Cover image for The companion to Southern literature : themes, genres, places, people, movements, and motifs
Title:
The companion to Southern literature : themes, genres, places, people, movements, and motifs
Author:
Flora, Joseph M.
Publication Information:
Baton Rouge : Louisiana State University Press, [2002]

©2002
Physical Description:
xxvi, 1054 pages ; 27 cm
Language:
English
ISBN:
9780807126929
Format :
Book

Available:*

Library
Call Number
Material Type
Home Location
Status
Central Library PS261 .C55 2002 Adult Non-Fiction Central Closed Stacks-Non circulating
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Author Notes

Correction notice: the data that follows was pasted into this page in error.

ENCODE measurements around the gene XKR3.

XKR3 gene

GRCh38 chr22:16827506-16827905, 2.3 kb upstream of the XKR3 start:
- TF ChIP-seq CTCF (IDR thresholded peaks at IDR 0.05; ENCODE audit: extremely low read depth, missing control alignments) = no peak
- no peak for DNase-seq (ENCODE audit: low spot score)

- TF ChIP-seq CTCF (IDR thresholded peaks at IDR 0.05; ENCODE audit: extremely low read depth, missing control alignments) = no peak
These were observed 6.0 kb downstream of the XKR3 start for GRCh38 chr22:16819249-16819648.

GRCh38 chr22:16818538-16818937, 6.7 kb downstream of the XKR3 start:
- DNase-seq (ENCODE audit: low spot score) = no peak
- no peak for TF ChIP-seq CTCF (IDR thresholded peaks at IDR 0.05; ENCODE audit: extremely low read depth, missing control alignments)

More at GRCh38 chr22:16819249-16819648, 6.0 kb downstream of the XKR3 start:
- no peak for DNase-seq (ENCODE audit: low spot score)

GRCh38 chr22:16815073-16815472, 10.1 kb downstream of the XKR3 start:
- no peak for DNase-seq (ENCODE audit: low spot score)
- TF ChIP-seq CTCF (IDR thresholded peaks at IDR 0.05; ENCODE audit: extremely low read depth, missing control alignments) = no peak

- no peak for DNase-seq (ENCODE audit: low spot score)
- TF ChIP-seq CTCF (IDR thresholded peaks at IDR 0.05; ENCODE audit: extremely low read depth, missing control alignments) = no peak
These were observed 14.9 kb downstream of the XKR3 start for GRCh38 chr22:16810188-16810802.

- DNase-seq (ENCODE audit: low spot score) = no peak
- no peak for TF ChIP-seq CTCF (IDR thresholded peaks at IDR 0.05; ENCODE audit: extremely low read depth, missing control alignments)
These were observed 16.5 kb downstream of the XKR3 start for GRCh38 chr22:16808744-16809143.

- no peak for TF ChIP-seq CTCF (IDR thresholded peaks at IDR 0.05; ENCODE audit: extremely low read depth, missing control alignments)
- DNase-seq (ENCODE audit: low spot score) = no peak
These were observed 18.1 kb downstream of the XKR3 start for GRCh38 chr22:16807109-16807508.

Joseph M. Flora is Atlanta Professor of Southern Culture and formerly chair of the English department at the University of North Carolina at Chapel Hill. He is the author or editor of many books, including Southern Writers: A Biographical Dictionary and Rediscovering Vardis Fisher: Centennial Essays.

Lucinda H. MacKethan is professor of English at North Carolina State University in Raleigh and has published numerous works on American women's literature and slavery, including Daughters of Time: Creating Woman's Voice in Southern Story.

Todd Taylor is assistant professor of English at the University of North Carolina at Chapel Hill.


Reviews 3

Booklist Review